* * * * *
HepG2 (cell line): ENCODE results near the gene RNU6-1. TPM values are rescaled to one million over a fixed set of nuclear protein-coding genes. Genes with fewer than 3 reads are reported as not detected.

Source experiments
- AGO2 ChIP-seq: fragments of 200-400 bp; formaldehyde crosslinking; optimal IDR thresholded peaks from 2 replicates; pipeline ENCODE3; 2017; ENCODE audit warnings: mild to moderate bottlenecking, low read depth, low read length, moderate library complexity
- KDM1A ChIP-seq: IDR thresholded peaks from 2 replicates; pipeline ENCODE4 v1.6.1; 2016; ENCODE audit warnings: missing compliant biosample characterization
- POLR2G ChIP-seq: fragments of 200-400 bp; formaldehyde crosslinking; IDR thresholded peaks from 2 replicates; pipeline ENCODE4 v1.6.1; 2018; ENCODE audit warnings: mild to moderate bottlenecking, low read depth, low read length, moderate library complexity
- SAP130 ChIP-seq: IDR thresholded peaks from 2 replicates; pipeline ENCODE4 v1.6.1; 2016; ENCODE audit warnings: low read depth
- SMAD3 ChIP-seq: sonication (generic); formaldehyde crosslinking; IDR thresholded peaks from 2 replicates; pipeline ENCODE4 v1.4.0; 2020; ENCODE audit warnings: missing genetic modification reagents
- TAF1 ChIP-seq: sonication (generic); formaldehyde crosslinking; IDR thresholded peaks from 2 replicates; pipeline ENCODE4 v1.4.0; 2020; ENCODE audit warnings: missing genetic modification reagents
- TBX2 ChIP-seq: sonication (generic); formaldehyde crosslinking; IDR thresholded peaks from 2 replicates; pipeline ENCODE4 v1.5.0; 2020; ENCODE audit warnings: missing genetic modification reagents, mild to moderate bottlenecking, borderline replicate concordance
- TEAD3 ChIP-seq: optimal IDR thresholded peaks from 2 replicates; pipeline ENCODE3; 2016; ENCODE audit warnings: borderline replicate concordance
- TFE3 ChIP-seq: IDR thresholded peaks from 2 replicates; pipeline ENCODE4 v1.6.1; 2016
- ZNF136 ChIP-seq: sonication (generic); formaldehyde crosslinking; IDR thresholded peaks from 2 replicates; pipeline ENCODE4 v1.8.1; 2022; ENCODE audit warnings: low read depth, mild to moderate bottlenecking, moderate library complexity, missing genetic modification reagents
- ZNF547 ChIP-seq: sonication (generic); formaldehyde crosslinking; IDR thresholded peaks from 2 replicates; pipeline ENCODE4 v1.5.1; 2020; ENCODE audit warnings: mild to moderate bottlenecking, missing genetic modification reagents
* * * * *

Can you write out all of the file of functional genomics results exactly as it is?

HepG2 (cell line): ENCODE results near the gene RNU6-1. TPM values are rescaled to one million over a fixed set of nuclear protein-coding genes. Genes with fewer than 3 reads are reported as not detected.

Source experiments
- AGO2 ChIP-seq: fragments of 200-400 bp; formaldehyde crosslinking; optimal IDR thresholded peaks from 2 replicates; pipeline ENCODE3; 2017; ENCODE audit warnings: mild to moderate bottlenecking, low read depth, low read length, moderate library complexity
- KDM1A ChIP-seq: IDR thresholded peaks from 2 replicates; pipeline ENCODE4 v1.6.1; 2016; ENCODE audit warnings: missing compliant biosample characterization
- POLR2G ChIP-seq: fragments of 200-400 bp; formaldehyde crosslinking; IDR thresholded peaks from 2 replicates; pipeline ENCODE4 v1.6.1; 2018; ENCODE audit warnings: mild to moderate bottlenecking, low read depth, low read length, moderate library complexity
- SAP130 ChIP-seq: IDR thresholded peaks from 2 replicates; pipeline ENCODE4 v1.6.1; 2016; ENCODE audit warnings: low read depth
- SMAD3 ChIP-seq: sonication (generic); formaldehyde crosslinking; IDR thresholded peaks from 2 replicates; pipeline ENCODE4 v1.4.0; 2020; ENCODE audit warnings: missing genetic modification reagents
- TAF1 ChIP-seq: sonication (generic); formaldehyde crosslinking; IDR thresholded peaks from 2 replicates; pipeline ENCODE4 v1.4.0; 2020; ENCODE audit warnings: missing genetic modification reagents
- TBX2 ChIP-seq: sonication (generic); formaldehyde crosslinking; IDR thresholded peaks from 2 replicates; pipeline ENCODE4 v1.5.0; 2020; ENCODE audit warnings: missing genetic modification reagents, mild to moderate bottlenecking, borderline replicate concordance
- TEAD3 ChIP-seq: optimal IDR thresholded peaks from 2 replicates; pipeline ENCODE3; 2016; ENCODE audit warnings: borderline replicate concordance
- TFE3 ChIP-seq: IDR thresholded peaks from 2 replicates; pipeline ENCODE4 v1.6.1; 2016
- ZNF136 ChIP-seq: sonication (generic); formaldehyde crosslinking; IDR thresholded peaks from 2 replicates; pipeline ENCODE4 v1.8.1; 2022; ENCODE audit warnings: low read depth, mild to moderate bottlenecking, moderate library complexity, missing genetic modification reagents
- ZNF547 ChIP-seq: sonication (generic); formaldehyde crosslinking; IDR thresholded peaks from 2 replicates; pipeline ENCODE4 v1.5.1; 2020; ENCODE audit warnings: mild to moderate bottlenecking, missing genetic modification reagents